Oh yes books can be the Guru but I felt the need for a two-way communication with a living Guru. The place where I lived was effectively a Yoga desert, so where would I find one?
I had an enquiring mind and could not accept anything on blind faith alone, nor was I a sheep looking for someone to follow. My search was for the truth alone.

Reason, logic I’d like to understand I like science medicine they made sense. But I also had a deeper mystical intuitive side a profound sense and I needed to feel as well as to know, both right and left sides of my brain needed stimulation and inspiration. Was there a Guru who could appeal to all my requirements to have the answers to life and the universe to have his thoughts in heaven yet his feet firmly on the Earth and to be living what he taught?

There is a saying in Yoga circles that says that when the student is ready the guru appears.

It was by chance (or was it?) that a friend handed me an article on a Dr Swami Gitananda who founded the International Centre for Yoga Education and Research. Swami Gitananda was a medical doctor, a scientist and a Yogi from a traditional lineage …he had it all ..I felt optimistic …a Guru tailor made for me? But would he accept me?

We communicated for over a year and I took up his correspondence course. To my surprise I received a letter summoning me to India accept an award of International Student of the year! Family and friends said I had to go and all at home would be taken care of. I would be away from my children for a month. When I met Swamiji I wrote in my diary that although his body was old he had the energy field of an 18 year old! Then I crossed it out and put …no, I have never met any man at any age with such energy. Swami’s personality was as big as his aura. No question was too big or too small to ask him however it had to be an intelligent one as he did not suffer fools lightly! He taught me the importance of really thinking through questions and self enquiry.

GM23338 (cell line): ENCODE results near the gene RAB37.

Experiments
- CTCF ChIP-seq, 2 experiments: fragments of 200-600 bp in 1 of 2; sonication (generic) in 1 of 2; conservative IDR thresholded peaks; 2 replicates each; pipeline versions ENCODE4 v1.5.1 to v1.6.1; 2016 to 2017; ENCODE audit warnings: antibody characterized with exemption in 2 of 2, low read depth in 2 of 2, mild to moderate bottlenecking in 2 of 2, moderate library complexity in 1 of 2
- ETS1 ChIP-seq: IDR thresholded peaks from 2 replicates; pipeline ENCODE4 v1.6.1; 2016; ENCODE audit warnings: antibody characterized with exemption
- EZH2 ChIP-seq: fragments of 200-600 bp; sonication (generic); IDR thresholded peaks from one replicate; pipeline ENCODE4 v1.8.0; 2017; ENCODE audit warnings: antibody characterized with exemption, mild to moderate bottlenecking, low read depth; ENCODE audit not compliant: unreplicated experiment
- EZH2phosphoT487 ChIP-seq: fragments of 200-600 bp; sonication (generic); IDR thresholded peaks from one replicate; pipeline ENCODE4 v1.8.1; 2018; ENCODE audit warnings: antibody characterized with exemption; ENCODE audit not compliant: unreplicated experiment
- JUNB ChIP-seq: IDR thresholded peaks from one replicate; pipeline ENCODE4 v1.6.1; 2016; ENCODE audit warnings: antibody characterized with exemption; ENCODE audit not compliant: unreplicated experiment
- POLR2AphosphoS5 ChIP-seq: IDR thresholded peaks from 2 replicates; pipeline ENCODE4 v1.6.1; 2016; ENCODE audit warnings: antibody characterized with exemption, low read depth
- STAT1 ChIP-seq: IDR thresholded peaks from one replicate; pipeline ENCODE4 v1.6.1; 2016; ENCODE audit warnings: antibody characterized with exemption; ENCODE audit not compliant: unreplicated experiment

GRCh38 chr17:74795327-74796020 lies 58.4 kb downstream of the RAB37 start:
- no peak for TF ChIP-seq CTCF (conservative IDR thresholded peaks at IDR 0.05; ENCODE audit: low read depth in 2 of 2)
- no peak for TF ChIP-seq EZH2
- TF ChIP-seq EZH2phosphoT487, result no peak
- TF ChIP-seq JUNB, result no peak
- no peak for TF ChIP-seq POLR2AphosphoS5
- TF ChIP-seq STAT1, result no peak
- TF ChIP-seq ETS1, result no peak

Years later Swamiji had greeted the news of my third pregnancy with joy and advised me as to appropriate diet and practice. I never missed one yoga class only the week in which I gave birth. Although Swamiji was so busy and undertaking various projects at the time he was never too busy for his students.

One night as I sat with my husband by the fire, I was inspired to express to him how fortunate I felt to have a direct line to such a great soul as Swamiji. The following morning I had a phone call from Indarji, expressing his sadness on the passing of my Guru! Swamiji my Guru, teacher, friend and family member, never too important to attend our individual needs had lived and died like a Yogi! The next day I sat in stillness in front of my class unable to speak. Not one word was uttered by my usually chatty joyful class. We sat in silence held hands and all connected into this deep quiet loss I was experiencing. I felt as if I had been pushed out of the nest. This bird must learn to fly by herself.

I took a deep breath in….my voice returned..I made the announcement ..and the class began.
Thank you dear Swamiji for giving me the wings so that I could indeed FLY!

I would like to finish with a quote from one of Swamiji’s students William Uber:

“The Guru’s gift to the world is the knowledge that all of us may open ourselves up to the perfection of the universe. All of us may know the infinite and experience the dissolution of all boundaries and barriers; all of us may feel the timeless flow of love moving through our bodies, connecting us with each other and with the nature that sustains us. None are doomed, non-or dammed, except that, by their own wilfulness, they reject the life of the Spirit  and seek to destroy it.

What greater gift can be offered? What greater gift is there?”